'Jurassic Park' at 25: How Spielberg's Dinos-Run-Wild Blockbuster Changed the Game
Pop culture wouldn’t be the same if Michael Crichton had never gone to Disneyland.
It was while watching the animatronic Abraham Lincoln at the park’s Hall of Presidents that he began dreaming up Westworld, his 1973 movie and the inspiration for the hit HBO series about murderous robot cowboys. For Crichton, there was seemingly no technological advance he couldn’t use to fearful effect – and he was never one not to use every part of a good idea. He’d revisit the idea of a theme park gone awry with his 1990 novel Jurassic Park, the story of an in-progress dinosaur park that becomes a bloody testing ground for advances in DNA technology, the latest in paleontological thinking and chaos theory – the latter being a branch of mathematics then enjoying a popular heyday thanks to the 1987 bestseller Chaos: Making a New Science.
Another director might have thrown out all that messy science business and stuck to the dinosaurs. But putting scientific theory on film seems to have been part of what attracted Steven Spielberg to make his 1993 blockbuster Jurassic Park. When not staring at awe at brachiosauruses, running in terror from T. Rexes or admiring “one big pile of shit,” the film’s characters discuss the basics of dinosaur evolution, the behavior of various prehistoric predators and the fundamental tenets of chaos theory. In one early scene, paleontologist Alan Grant (Sam Neill) – as his professional and romantic partner, paleobotanist Ellie Sattler (Laura Dern), looks on in embarrassment – terrifies a bratty kid who dares to suggest a velociraptor doesn’t seem that scary. So he walks him through every terrifying stage of a velociraptor attack, from a victim’s first sighting of a prehistoric “six-foot turkey” to being wiped out by vicious, well-coordinated peripheral pack attack. The screenplay, by Crichton and David Koepp, seems driven by the logic that a scare’s even better if you understand what‘s scaring you and why. When we encounter velociraptors in the film’s climax, we are all that pants-wetting kid.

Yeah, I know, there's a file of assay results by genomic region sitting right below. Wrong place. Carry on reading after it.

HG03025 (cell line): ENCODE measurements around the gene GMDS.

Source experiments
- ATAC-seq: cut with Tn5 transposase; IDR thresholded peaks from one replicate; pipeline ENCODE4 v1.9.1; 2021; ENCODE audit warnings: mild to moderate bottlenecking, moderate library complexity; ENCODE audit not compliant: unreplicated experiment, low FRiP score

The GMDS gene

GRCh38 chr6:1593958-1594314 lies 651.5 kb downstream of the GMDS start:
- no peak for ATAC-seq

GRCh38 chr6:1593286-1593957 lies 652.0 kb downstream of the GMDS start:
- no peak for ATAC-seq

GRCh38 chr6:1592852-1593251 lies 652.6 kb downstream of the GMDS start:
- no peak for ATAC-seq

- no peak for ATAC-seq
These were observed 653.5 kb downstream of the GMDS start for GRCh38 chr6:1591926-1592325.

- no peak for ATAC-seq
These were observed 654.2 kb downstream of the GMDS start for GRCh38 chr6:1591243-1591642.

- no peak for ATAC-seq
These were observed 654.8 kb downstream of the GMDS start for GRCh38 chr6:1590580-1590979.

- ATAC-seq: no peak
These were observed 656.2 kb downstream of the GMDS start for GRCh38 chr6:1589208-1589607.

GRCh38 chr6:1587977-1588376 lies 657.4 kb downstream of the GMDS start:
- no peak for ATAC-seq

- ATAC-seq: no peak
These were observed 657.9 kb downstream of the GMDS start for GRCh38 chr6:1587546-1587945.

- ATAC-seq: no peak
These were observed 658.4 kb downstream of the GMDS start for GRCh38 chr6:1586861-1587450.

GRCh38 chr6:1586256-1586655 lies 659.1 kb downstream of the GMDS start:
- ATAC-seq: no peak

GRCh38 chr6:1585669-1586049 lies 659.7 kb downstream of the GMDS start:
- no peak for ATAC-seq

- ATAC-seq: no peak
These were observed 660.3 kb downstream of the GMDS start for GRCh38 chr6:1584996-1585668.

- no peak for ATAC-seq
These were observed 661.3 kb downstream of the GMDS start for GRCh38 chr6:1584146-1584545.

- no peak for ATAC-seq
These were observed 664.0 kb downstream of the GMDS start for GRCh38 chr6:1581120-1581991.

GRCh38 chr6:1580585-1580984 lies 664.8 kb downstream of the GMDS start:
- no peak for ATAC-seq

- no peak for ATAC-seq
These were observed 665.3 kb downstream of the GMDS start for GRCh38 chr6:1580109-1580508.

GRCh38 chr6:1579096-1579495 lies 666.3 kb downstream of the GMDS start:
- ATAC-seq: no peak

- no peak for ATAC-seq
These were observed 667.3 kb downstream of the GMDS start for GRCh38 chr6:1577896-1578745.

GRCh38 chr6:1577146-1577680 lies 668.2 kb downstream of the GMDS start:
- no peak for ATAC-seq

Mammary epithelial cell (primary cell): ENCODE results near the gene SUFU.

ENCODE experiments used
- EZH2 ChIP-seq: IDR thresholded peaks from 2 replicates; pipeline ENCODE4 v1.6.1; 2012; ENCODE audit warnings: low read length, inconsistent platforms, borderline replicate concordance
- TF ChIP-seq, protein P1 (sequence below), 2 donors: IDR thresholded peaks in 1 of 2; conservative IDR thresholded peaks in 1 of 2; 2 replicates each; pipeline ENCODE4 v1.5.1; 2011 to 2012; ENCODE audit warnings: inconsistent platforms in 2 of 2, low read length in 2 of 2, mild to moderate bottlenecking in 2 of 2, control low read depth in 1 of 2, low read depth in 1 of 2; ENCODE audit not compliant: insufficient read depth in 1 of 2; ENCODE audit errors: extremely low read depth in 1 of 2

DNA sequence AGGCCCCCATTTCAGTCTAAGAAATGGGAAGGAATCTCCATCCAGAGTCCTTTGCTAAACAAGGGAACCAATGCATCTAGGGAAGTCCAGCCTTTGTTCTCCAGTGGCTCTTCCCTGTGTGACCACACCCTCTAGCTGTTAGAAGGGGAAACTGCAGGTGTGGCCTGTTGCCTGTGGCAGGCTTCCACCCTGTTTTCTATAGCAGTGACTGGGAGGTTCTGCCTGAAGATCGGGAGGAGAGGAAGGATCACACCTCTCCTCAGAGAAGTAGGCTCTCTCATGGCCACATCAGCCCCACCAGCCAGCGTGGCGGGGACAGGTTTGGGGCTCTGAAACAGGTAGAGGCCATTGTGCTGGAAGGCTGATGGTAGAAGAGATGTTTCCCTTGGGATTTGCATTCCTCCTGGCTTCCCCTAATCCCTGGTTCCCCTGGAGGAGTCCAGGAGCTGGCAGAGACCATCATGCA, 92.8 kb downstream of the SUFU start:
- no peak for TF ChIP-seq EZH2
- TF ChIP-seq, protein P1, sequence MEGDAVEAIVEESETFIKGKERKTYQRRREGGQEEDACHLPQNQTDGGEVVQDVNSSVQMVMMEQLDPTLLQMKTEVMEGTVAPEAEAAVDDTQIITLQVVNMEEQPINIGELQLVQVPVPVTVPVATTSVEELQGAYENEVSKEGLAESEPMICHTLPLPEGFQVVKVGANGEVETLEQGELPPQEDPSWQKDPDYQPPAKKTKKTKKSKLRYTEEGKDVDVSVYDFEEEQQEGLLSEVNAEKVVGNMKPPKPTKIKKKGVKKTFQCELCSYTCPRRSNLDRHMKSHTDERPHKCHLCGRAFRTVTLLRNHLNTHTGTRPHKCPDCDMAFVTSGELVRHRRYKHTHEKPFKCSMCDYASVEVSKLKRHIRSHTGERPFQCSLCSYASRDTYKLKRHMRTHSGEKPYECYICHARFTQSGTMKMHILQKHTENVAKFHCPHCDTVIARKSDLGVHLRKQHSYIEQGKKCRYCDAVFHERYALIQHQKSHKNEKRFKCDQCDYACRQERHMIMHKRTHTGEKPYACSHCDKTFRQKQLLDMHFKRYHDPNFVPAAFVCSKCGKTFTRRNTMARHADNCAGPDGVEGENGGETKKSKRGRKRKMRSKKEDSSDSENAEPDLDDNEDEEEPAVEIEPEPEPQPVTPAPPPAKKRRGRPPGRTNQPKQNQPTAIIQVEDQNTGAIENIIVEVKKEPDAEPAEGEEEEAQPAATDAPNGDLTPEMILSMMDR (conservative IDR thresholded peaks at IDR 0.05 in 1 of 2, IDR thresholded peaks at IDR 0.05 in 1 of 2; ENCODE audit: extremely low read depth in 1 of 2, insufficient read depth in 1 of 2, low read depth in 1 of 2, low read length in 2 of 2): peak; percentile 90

Released 25 years ago today, Jurassic Park was the first of two films that established 1993 as a high-water mark for Spielberg after what had been, by the director’s standards, a few off years. Since moving away from blockbusters with his 1985 adaptation of The Color Purple, the filmmaker had released one great movie that didn’t really connect with audiences (Empire of the Sun), one sure-bet sequel (Indiana Jones and the Last Crusade) and two movies that rightly end up at or near the bottom of any ranking of Spielberg’s directorial efforts (Always and Hook). He had, for the first time in a while, something to prove. By the end of ’93, he’d firmly established himself as a director of masterful dramas with the Oscar-winning Schindler’s List. But it was Jurassic Park that allowed him to reclaim his blockbuster crown.
As with his 1970s breakthroughs Jaws and Close Encounters of the Third Kind, technology played a major role. Jurassic Park began as a film that would feature, alongside practical effects created by Stan Winston, the wonderful stop-motion work of effects wizard Phil Tippett (whose creations include Robocop‘s fearful ED-209 and the moving chess pieces in Star Wars). As production progressed, computer imagery became increasingly central to the film and Tippett’s role slowly changed. He left his models in the closet and ended up advising a crew of computer effects artists on how to get the dinosaurs just right.